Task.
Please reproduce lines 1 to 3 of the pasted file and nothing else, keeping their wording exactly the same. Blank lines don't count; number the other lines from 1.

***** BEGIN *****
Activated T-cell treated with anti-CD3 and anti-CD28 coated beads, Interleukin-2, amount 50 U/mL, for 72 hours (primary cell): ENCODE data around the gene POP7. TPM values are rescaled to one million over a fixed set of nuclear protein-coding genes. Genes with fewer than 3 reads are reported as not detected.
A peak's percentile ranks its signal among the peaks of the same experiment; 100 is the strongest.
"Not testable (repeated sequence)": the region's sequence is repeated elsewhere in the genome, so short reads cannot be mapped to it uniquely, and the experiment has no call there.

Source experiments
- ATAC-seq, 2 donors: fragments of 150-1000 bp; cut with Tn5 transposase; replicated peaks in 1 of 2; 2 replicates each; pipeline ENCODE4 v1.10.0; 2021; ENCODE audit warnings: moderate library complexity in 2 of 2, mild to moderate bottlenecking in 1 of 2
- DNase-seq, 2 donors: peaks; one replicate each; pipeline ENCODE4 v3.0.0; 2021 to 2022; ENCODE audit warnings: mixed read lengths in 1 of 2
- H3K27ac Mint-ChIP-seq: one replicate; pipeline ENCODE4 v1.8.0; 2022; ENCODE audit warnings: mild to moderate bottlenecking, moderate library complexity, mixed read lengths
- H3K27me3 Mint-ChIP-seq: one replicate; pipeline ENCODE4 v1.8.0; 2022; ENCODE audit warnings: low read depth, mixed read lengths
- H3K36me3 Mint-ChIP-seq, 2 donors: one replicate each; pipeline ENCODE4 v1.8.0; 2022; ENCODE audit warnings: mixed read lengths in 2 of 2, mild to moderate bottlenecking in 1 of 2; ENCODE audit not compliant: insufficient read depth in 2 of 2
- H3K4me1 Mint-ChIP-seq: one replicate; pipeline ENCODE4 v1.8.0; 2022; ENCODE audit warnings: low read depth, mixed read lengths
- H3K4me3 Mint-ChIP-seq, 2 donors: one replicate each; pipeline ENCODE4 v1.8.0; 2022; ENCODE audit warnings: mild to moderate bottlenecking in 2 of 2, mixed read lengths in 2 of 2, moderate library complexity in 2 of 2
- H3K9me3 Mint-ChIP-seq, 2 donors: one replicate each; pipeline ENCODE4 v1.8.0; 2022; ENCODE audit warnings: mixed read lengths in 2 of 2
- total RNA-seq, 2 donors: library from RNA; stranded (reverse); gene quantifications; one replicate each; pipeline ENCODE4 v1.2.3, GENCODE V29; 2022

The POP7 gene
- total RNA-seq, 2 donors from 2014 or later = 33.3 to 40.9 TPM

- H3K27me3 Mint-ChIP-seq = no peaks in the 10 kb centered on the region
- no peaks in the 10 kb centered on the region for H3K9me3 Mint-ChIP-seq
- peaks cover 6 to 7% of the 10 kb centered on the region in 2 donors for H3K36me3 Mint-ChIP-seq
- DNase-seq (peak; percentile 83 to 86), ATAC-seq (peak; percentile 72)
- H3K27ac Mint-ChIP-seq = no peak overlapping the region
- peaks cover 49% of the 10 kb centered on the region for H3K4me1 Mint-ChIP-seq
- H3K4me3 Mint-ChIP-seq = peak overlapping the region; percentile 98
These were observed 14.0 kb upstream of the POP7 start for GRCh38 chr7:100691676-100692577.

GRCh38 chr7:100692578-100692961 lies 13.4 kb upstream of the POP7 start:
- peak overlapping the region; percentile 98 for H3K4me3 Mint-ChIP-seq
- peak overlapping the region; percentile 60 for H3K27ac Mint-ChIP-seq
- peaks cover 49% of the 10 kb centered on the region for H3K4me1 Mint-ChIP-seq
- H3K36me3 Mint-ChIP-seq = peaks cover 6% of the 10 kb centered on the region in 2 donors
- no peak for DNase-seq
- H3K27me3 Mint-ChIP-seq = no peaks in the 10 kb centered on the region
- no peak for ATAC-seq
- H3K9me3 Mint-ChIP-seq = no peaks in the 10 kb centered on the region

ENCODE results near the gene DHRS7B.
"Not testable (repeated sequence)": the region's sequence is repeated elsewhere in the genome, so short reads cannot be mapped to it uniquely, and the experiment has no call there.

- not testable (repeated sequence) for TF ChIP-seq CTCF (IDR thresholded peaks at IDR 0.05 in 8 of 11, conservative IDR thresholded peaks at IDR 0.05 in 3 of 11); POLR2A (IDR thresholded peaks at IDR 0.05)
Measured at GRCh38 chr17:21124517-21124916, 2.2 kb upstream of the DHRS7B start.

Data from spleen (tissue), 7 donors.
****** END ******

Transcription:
Activated T-cell treated with anti-CD3 and anti-CD28 coated beads, Interleukin-2, amount 50 U/mL, for 72 hours (primary cell): ENCODE data around the gene POP7. TPM values are rescaled to one million over a fixed set of nuclear protein-coding genes. Genes with fewer than 3 reads are reported as not detected.
A peak's percentile ranks its signal among the peaks of the same experiment; 100 is the strongest.
"Not testable (repeated sequence)": the region's sequence is repeated elsewhere in the genome, so short reads cannot be mapped to it uniquely, and the experiment has no call there.